At 10:47 p.m. ET on July 28, Hillary Clinton made history when she accepted the Democratic party’s nomination to represent the party as it seeks to hold on to the White House in this fall’s general election. It is the first time in America’s history that a woman has earned the nomination for a major party.
She used her time on stage at the Democratic National Convention to lay out her plan for America and rally the millions of party members watching to unite under the same banner, sending a special shoutout to Bernie Sanders’ diehard supporters. “I want you to know. I heard you,” she said to Bernie Sanders’ supporters. “Your cause is our cause. Our country needs your ideas, energy and passion. That is the only way we can turn our progressive platform into real change for America. We wrote it together, now let’s go out and make it happen together.”
But how many times did she explicitly address people of color and the issues that uniquely impact them? Here is every instance we counted:
“Isn’t [Donald Trump] forgetting…mothers who lost children to violence and are building a movement to keep other kids safe?”
“So, it’s true. I sweat the details of policy, whether we’re talking about the exact level of lead in the drinking water in Flint, Michigan, the number of mental health facilities in Iowa or the cost of your prescription drugs. Because it’s not just a detail if it’s your kid. If it’s your famly, it’s a big deal. And it should be a big deal to your president, too.”
“My primary mission as president will be to create more opportunities and more good jobs with rising wages right here in the United States. From my first day in office, to my last, especially in places that for too long have been left out and left behind. From our inner cities to our small towns. From Indian country to coal country. From comunities ravaged by addiction to regions hollowed out by plant closures.”
“I believe that when we have millions of hardworking immigrants contributing to our economy, it would be self defeating and inhumane to try to kick them out. Comprehensive immigration reform will grow our economy and keep families together, and it’s the right thing to do.”
“We have to heal the divides in our country. Not just on guns. But on race, immigration and more. And that starts with listening. Listening to each other, trying as best we can to walk in each others shoes. So let’s put ourselves in the shoes of young Black and Latino men and women who face the effects of systemic racism and are made to feel like their lives are disposable. Let’s put ourselves in the shoes of police officers kissing their kids and spouses goodbye every day, heading off to do a dangerous and necessary job. We will reform our criminal justice system from end to end, and rebuild trust between law enforcement and the communities they serve. And we will defend, we will defend all our rights. Civil rights, human rights and voting rights. Women’s rights and workers’ rights. LGBT rights and the rights of people with disabilities.”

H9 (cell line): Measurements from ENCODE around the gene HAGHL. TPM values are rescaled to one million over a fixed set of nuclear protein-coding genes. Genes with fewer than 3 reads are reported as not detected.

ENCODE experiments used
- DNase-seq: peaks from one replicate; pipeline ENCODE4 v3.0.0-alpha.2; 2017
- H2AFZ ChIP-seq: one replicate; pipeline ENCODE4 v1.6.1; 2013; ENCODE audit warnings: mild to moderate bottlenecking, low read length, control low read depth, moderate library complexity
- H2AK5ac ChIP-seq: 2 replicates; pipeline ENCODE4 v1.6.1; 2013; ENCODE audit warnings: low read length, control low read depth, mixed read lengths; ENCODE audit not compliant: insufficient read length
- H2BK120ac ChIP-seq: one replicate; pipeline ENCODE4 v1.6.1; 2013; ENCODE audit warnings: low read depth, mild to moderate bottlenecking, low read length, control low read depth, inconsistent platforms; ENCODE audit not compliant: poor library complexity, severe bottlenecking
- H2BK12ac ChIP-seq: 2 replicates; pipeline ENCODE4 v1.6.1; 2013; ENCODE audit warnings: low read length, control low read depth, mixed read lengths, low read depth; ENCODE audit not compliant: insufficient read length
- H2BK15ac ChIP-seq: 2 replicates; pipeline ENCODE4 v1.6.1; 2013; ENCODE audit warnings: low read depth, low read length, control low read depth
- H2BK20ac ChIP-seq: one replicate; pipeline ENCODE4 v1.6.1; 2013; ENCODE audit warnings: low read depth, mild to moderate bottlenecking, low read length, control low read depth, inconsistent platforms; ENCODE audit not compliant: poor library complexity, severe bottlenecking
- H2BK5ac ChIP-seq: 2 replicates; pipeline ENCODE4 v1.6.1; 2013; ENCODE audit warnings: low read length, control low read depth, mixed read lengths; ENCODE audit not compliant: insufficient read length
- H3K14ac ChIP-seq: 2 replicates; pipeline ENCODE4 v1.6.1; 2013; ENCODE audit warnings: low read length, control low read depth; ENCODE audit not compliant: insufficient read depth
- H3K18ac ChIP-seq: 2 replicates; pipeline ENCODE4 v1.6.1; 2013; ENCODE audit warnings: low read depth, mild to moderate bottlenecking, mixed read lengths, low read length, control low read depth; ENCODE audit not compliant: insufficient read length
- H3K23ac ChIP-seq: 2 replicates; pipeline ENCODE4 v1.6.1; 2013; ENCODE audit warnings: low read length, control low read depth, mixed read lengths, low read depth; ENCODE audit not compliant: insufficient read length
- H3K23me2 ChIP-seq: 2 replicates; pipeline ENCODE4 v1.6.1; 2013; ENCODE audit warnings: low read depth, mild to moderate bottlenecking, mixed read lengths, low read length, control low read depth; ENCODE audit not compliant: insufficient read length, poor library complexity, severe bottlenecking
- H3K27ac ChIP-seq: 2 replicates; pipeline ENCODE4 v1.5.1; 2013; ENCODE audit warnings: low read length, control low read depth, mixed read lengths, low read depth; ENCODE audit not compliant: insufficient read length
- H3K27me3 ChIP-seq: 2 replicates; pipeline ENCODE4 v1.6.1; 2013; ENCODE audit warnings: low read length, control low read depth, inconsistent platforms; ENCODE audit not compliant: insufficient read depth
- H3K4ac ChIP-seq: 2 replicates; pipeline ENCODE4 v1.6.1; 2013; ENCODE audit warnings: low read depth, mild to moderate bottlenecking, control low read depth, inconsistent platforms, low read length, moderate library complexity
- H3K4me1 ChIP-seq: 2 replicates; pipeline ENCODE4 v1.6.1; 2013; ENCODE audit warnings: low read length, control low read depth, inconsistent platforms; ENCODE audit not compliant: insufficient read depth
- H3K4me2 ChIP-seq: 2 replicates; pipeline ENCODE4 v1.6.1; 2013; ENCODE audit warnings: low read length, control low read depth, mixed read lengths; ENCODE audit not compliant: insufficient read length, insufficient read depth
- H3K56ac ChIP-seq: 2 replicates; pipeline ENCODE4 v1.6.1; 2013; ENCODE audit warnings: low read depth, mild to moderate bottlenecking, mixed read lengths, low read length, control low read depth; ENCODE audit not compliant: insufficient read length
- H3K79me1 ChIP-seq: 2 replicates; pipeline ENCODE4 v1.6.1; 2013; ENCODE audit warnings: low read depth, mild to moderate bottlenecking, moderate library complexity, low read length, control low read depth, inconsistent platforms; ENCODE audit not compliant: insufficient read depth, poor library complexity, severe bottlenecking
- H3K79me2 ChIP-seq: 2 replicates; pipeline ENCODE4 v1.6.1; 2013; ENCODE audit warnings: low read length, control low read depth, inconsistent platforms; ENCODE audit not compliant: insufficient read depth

“And we will stand up against mean and divisive rhetoric wherever it comes from. You know, for the past year many people made the mistake of laughing off Donald Trump’s comments, excusing him as an entertainer just putting on a show. They thought he couldn’t possibly mean all the horrible things he says, like when he called women pigs or said that an American judge couldn’t be fair because of his Mexican heritage. Or when he mocks and mimics a reporter with a disability, or insults prisoners of war like John McCain, a hero and a patriot who deserves our respect. Now at first, I admit, I couldn’t believe it either. It was just too hard to fathom that someone who wants to lead our nation could say those things, could be like that. But here’s the sad truth: There is no other Donald Trump. This is it. And in the end, it comes down to what Donald Trump doesn’t get: America is great because America is good. So enough with the bigotry and bombast.”
Did we miss anything? Refresh our memory in the comments.